"Turkmenistan will not be able to tangibly increase supplies, but this does not at all mean that it will have difficulties in gas export," said Sergei Pravosudov, director of the National Energy Institute.
"The increase in the capacity of the Central Asia-Center gas pipeline must be achieved, primarily, through an increase in supplies from Uzbekistan, where the main modernization work is to be carried out. There is no use in automatically summing up figures on the projects. Gas to China will not be supplied from the operating fields, but from those which have yet to be found and developed on the right bank of the Amu-Darya River. As regards the Caspian pipeline, exploration work is under way on Turkmenistan's Caspian shelf deposits, which are to serve as a raw material base for the pipeline.
According to Timur Khairullin, an analyst on the oil and gas sector with the Antanta Capital company, Turkmenistan has a considerable potential to boost production.
"Negotiations on the Caspian gas pipeline are nearing completion and no surprises are expected. The increase in the Central Asia-Center gas pipeline will not affect the future of the other, Caspian, pipeline. It is more likely that when the agreement is finally signed, Turkmenistan will have even fewer chances to join the European Nabucco project," the expert said.

Business & Financial Markets

Russian bureaucrats fail to persuade British company to part with blocking stake

Imperial Energy PLC has ceased talks with Gazprombank on the sale of a 25% minus one share stake in the company. Gazprom, which is the bank's core shareholder, expected a discount because of serious problems the company was having with the Federal Service for Supervising Natural Resources (Rosprirodnadzor).
However, it seems the price offered did not suit the British. Analysts believe this lack of accommodation could cost the British company dearly.
In April of this year, Rosprirodnadzor chief Oleg Mitvol said he suspected Imperial Energy, which had licenses to develop oil in Russia and Kazakhstan, of doctoring resources reports.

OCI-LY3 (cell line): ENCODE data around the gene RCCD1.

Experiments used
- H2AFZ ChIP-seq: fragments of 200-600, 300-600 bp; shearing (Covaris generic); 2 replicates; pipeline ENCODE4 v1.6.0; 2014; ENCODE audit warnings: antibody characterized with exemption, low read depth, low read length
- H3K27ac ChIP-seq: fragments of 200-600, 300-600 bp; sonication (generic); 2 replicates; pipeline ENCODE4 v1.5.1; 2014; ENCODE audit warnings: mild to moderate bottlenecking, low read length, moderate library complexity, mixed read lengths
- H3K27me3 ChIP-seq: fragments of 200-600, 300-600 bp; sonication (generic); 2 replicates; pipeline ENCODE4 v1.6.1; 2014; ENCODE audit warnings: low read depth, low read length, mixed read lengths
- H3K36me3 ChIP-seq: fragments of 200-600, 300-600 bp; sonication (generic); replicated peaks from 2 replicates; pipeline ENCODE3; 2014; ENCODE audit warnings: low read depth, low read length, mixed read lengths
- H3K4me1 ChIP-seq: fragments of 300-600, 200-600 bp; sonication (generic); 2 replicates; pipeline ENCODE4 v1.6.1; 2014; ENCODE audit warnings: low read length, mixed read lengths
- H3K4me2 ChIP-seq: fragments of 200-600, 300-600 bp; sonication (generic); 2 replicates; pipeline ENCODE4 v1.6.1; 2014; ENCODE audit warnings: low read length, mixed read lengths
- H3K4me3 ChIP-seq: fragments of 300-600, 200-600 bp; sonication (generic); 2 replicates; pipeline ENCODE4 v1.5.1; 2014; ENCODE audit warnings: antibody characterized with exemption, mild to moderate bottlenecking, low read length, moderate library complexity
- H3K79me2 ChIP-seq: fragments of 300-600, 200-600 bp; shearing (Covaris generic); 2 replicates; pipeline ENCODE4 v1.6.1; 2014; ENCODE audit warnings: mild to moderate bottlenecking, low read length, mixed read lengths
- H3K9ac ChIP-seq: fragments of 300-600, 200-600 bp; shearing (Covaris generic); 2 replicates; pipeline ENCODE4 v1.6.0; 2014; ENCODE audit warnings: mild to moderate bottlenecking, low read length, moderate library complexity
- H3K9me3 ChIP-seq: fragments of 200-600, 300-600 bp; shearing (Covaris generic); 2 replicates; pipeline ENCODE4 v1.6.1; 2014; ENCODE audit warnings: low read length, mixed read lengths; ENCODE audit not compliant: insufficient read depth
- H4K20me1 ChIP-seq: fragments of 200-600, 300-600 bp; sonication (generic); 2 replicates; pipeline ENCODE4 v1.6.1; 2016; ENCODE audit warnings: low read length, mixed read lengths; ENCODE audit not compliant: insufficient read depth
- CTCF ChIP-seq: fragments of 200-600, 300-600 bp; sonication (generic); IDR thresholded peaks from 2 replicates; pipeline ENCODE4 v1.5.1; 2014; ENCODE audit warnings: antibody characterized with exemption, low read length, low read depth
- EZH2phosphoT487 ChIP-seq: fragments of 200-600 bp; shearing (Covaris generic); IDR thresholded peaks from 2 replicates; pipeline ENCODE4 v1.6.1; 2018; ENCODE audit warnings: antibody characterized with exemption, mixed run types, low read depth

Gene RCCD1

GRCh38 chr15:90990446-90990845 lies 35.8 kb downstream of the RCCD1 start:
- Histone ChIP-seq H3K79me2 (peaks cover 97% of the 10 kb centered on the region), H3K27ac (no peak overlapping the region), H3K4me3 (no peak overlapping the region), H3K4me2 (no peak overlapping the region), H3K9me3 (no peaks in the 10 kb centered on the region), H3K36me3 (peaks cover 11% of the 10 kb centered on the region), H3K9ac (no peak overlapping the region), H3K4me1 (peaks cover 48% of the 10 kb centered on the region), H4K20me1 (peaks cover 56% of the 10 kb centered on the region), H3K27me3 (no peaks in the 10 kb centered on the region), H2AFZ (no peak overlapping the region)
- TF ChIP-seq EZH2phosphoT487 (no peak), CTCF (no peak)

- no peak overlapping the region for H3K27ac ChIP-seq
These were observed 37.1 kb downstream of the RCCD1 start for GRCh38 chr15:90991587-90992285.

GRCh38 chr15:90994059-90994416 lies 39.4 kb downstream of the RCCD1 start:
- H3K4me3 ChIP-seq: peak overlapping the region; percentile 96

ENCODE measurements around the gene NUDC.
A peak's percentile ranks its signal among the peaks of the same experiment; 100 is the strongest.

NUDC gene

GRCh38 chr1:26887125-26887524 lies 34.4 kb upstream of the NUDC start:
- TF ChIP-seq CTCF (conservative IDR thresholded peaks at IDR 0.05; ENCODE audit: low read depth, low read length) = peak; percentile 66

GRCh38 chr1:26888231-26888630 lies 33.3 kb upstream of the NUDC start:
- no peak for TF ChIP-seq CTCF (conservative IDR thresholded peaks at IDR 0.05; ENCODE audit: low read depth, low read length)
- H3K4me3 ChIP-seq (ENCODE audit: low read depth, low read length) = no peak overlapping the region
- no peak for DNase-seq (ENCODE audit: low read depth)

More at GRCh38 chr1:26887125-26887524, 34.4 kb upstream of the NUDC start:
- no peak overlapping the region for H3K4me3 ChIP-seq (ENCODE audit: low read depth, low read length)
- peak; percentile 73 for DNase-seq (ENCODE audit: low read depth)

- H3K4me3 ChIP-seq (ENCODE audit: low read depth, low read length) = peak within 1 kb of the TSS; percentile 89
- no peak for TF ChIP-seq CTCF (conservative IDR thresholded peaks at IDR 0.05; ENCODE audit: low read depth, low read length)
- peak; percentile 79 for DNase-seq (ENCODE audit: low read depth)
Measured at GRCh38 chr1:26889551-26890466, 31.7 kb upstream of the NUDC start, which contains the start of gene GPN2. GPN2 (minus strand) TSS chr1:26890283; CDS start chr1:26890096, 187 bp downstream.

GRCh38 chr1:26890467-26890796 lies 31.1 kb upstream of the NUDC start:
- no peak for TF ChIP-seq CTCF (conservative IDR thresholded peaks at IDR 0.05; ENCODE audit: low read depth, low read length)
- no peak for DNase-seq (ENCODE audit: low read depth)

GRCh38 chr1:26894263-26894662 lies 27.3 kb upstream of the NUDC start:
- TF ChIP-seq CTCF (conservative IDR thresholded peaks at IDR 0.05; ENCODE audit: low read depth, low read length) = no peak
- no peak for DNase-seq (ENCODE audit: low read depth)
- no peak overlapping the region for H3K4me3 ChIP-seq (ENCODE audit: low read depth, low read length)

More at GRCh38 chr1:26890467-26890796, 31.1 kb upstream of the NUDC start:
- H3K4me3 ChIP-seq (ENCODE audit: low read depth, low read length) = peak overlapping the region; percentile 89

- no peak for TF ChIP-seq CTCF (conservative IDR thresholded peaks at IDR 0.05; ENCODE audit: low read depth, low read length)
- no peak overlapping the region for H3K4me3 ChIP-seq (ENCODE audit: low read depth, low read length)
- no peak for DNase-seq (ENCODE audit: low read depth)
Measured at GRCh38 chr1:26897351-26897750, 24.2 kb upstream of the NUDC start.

Mitvol threatened to strip the company of its mineral use licenses. Gazprombank offered to purchase at a discount Imperial Energy's newly issued stock totaling 25% minus one share of the increased authorized capital.
On Thursday, Imperial Energy officially turned down the bank's offer. The parties did not disclose the reasons. Analysts believe the British judged the offer as being too low.
"Imperial Energy's decision is justified from a business point of view, but could disappoint market players. Acquiring such a partner as Gazprom could put an end to political risks," said Artyom Konchin, an Aton Broker analyst.
As estimated by Timur Khairullin, an analyst with Antanta Capital brokerage, the 25% minus one share stake of Imperial Energy has a market price of $300 million.
"As a rule, large stakes are bought at a 15% premium to the market value, which means the fair price of the stake is about $350 million," the analyst said.
Imperial Energy said that in the course of negotiations the companies had identified some areas for joint effort in the development of oil fields and oil production.
"At the moment Imperial Energy's prospects look bleak in Russia," said Mark Markartur, director of the strategic decisions department of the independent consulting group 2K Audit - Business Consulting.
"It is not ruled out that their headstrong position will boomerang against the British. Say, in the form of new problems with Rosprirodnadzor," the analyst said.
This partnership could be handy for Gazprom as it expands in Europe.
"The fields which Imperial Energy is licensed to develop are too small for Gazprom. Perhaps it planned to swap its shares for gas distribution or energy assets during expansion in Europe. Since European companies have practically no access to Russia's oil and gas assets, they might get interested in such an offer," Khairullin said.


Russia, Saudi Arabia set to sign $4 billion arms contract

Experts said Saudi Arabia, a major arms importer, was ready to buy Russian weapons for the first time in a deal worth $4 billion.
Sources in the defense industry said Moscow and Riyadh could sign a contract for the sale of 150 T-90S main battle tanks worth $500 million in 2008-2009 by the end of the year, and that the two-year bilateral talks were nearing completion.